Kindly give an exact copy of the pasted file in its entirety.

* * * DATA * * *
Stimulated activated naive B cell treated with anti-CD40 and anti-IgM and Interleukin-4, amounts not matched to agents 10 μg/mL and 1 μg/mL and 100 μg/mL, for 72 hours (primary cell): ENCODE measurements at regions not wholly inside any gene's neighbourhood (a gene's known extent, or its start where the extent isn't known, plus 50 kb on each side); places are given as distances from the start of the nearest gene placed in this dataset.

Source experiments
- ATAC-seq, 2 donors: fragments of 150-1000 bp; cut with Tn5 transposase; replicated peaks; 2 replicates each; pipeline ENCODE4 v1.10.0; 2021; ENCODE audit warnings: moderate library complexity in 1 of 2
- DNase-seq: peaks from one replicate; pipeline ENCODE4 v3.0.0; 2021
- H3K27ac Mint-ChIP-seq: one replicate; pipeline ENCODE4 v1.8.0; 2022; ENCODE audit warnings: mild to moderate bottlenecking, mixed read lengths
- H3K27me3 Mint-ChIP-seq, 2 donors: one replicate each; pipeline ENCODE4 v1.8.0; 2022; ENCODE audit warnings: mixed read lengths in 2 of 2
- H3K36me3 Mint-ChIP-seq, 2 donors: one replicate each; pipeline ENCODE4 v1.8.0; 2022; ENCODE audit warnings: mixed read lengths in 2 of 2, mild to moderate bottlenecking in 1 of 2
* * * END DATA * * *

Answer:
Stimulated activated naive B cell treated with anti-CD40 and anti-IgM and Interleukin-4, amounts not matched to agents 10 μg/mL and 1 μg/mL and 100 μg/mL, for 72 hours (primary cell): ENCODE measurements at regions not wholly inside any gene's neighbourhood (a gene's known extent, or its start where the extent isn't known, plus 50 kb on each side); places are given as distances from the start of the nearest gene placed in this dataset.

Source experiments
- ATAC-seq, 2 donors: fragments of 150-1000 bp; cut with Tn5 transposase; replicated peaks; 2 replicates each; pipeline ENCODE4 v1.10.0; 2021; ENCODE audit warnings: moderate library complexity in 1 of 2
- DNase-seq: peaks from one replicate; pipeline ENCODE4 v3.0.0; 2021
- H3K27ac Mint-ChIP-seq: one replicate; pipeline ENCODE4 v1.8.0; 2022; ENCODE audit warnings: mild to moderate bottlenecking, mixed read lengths
- H3K27me3 Mint-ChIP-seq, 2 donors: one replicate each; pipeline ENCODE4 v1.8.0; 2022; ENCODE audit warnings: mixed read lengths in 2 of 2
- H3K36me3 Mint-ChIP-seq, 2 donors: one replicate each; pipeline ENCODE4 v1.8.0; 2022; ENCODE audit warnings: mixed read lengths in 2 of 2, mild to moderate bottlenecking in 1 of 2